A lot of sites now are implementing infinite scroll, allowing users to paginate by scrolling down the page. These are usually sites that present their data as a “feed” or “stream,” and the data is usually “skim”-worthy (status updates, images, quick and concise information…). 

Twitter, Tumblr, Pinterest, Svpply and Facebook all employ this method of pagination and they all have their own unique methods of doing so. Twitter has hotkeys (‘J’ and ‘K’) that allow users to jump from tweet to tweet and loads an additional batch of tweets once you reach a certain threshold. Tumblr and Pinterest dynamically load content while displaying a static call-to-action on the side, “Scroll to top” or an arrow, allowing the user to quickly jump back to the top of the page at any time. Svpply shows the first set of content statically and the user has to explicitly initiate the infinite scroll by pressing “Show All.” Facebook has an interesting and smart interaction. As you scroll down the page, content will continue to populate. However, because the footer is at the bottom of the page, it would be difficult to access if status updates continue to fill the page. If you scroll down the page fast enough, the system assumes you’re trying to get to the footer and stops the continuous loading, an extremely clever solution. 

Do you ever find yourself browsing an e-commerce site and clicking on “View All” to see the entire catalogue, rather than clicking through 8 pages of clothes? Google research just published:

User testing has taught us that searchers much prefer the view-all, single-page version of content over a component page containing only a portion of the same information with arbitrary page breaks

This, hopefully, means that Google Search results will soon also implement infinite scroll, although the logo pagination is a classic component to the site.

Thinking about using infinite scroll on your site? UX Movement has a great list of best practices you should follow.

Localizing your content has always been a task that could greatly affect international usability and accessibility. There are cultural habits that need to be addressed when localizing. For example, users in eastern countries read from right to left (CNN US: http://www.cnn.com/ CNN Arabic: http://arabic.cnn.com/). 

One of the more difficult tasks is ensuring terminology and colloquialisms you use is understandable in other countries. Will German users intuitively understand what will happen if they press “Retweet” or “Like”? Services like Twitter and Facebook take a more social approach. Rather than hiring translators, they let their community decide what native terminology will work best. On Facebook, users can upvote and vet existing translations, or suggest alternatives. Twitter announced today that it only took a month to translate the service in Dutch and Indonesian with the help of 20,000+ users who volunteered to help.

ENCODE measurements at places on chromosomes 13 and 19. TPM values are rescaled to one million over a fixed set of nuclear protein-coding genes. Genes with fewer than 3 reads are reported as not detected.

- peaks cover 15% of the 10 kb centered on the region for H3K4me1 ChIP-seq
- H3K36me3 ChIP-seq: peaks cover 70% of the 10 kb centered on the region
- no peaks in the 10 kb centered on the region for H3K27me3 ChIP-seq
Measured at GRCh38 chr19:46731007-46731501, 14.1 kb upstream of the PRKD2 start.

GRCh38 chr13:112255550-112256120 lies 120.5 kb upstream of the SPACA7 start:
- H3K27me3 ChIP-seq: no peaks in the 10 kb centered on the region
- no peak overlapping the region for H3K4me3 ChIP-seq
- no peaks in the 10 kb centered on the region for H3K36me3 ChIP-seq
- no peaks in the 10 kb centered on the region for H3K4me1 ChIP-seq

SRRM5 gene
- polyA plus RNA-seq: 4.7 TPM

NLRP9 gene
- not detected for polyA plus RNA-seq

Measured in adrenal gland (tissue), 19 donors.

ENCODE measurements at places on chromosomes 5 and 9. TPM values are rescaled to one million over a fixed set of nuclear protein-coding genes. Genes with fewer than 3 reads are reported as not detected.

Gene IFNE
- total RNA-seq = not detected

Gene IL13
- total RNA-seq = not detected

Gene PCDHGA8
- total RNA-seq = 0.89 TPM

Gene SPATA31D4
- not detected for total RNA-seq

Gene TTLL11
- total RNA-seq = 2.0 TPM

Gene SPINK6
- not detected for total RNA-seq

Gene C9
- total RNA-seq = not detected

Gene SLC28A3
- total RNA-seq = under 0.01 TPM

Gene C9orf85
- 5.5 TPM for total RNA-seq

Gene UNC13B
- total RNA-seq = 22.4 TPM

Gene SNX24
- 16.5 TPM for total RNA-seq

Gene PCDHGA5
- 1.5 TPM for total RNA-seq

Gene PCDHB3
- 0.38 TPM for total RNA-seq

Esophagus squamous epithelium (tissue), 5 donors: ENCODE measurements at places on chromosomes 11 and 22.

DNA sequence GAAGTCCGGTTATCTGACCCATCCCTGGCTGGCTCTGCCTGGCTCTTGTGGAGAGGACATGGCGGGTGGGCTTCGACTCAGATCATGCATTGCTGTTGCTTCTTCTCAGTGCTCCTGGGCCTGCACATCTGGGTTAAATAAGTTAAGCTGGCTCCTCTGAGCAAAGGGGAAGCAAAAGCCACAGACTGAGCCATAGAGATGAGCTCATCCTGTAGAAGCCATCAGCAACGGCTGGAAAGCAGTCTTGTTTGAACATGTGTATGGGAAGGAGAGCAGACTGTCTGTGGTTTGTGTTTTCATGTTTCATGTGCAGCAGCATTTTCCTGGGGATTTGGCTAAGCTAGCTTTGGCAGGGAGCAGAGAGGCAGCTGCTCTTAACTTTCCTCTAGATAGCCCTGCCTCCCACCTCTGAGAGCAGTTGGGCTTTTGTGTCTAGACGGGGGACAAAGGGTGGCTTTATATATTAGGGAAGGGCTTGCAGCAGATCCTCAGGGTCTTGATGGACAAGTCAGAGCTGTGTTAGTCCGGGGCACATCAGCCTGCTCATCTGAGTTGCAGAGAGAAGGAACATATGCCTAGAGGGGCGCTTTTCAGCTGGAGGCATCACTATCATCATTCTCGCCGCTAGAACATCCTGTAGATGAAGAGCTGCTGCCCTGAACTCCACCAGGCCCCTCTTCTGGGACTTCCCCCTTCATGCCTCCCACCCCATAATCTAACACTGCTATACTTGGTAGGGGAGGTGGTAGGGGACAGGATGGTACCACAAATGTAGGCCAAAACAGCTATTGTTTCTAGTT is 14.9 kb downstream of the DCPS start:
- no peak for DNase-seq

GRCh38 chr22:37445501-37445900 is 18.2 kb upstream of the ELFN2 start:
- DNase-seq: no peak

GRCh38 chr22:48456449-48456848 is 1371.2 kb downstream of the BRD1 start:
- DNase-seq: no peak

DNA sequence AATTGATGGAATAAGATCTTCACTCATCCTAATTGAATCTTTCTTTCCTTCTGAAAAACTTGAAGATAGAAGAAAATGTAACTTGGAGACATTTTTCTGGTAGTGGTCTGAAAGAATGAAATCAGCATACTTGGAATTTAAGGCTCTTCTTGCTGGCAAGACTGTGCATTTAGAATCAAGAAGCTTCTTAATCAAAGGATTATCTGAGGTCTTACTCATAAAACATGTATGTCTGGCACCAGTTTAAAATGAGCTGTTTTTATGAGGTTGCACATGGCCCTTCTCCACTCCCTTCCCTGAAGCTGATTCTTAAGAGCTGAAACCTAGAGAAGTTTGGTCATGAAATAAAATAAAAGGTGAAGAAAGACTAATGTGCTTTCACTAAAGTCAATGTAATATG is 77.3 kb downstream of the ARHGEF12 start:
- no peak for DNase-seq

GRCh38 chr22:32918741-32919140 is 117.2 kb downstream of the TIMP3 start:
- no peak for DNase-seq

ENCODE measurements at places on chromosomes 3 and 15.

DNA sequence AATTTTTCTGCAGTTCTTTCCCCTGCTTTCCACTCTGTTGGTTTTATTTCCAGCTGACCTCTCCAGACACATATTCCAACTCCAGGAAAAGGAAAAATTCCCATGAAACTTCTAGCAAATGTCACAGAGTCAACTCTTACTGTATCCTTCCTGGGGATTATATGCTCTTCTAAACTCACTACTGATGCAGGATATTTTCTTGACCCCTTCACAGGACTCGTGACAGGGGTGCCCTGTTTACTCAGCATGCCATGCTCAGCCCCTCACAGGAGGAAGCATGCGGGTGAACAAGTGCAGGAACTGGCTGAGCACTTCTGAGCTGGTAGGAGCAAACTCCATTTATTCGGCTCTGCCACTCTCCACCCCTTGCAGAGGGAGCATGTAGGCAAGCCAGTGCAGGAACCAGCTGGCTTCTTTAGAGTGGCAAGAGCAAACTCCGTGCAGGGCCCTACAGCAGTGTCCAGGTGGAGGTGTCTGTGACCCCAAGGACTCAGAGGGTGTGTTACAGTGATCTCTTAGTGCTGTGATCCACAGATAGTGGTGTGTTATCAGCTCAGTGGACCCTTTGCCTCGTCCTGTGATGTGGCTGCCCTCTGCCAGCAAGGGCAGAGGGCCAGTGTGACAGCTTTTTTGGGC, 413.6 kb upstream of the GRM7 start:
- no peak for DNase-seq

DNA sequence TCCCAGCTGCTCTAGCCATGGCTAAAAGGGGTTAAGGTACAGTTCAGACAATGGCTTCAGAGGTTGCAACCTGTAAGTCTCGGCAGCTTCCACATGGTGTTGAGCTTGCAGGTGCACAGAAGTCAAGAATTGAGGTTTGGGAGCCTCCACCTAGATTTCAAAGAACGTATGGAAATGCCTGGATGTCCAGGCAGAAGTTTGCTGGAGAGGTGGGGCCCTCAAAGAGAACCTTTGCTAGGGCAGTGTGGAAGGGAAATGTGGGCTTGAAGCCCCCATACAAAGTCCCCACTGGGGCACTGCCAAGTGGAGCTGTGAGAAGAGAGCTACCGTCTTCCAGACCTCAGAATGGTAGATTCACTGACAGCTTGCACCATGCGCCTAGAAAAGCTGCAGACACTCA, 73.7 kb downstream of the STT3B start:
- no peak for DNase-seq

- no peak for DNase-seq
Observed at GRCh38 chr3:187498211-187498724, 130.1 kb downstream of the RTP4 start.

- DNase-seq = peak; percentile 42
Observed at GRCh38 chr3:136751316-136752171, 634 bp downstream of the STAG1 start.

Twitter is now available in 11 languages and Facebook in 64.

Most social networks offer free vanity URLs to users, for example, twitter.com/jeffsoo. The newest, Google+ hasn’t enabled this feature, but I’m assuming they eventually will and tie it to your Google Profile name. If you don’t have your own domain and hosting, gplus.to is a good alternative for a Google+ vanity URL. A post by MG Siegler inspired me to create a subdomain on my personal domain (http://jeffsoo.com/+) and redirect it to my G+ profile. Hakim El Hattab shared it on his profile and a few other creative examples came along:

A few people have asked me how to do this, so I created a quick HTML file you can download, change some paramaters in an HTML editor like notepad or Dreamweaver and upload to your hosting for the same effect. Here’s how to do it:

  1. Download and extract this ZIP file
  2. Open the index.html file, change “######YOUR G+ ID######” with the long string of numbers you can grab from the URL of your Google+ profile (or change the entire URL for Twitter/LinkedIn), and Save.
  3. Create a directory in your root folder named “+” or “@” or “in”
  4. Upload the HTML file to that directory and you’re set!

Today, Twitter will begin rolling out its new photo sharing service into their product, along with a new and improved search system that displays both related photos and videos to the search keyword/hashtag.

You’re also now able to search topics and usernames by typing #hashtag and @username directly from the Firefox address bar.

They’ve been broken up for 6 years and now Mattel is unleashing a huge digital campaign to bring them back together! Vote for whether Barbie should take Ken back at barbieandken.com. Ken’s even got a Facebook, Twitter, and Foursquare account you can follow too. Here’s the tip he left at Saks Fifth Avenue:

One time, Barbie asked to go into Saks Fifth Avenue to grab a quick pair of shoes. Three hours later, she came out with seventeen pairs. I love how unpredictable that girl is.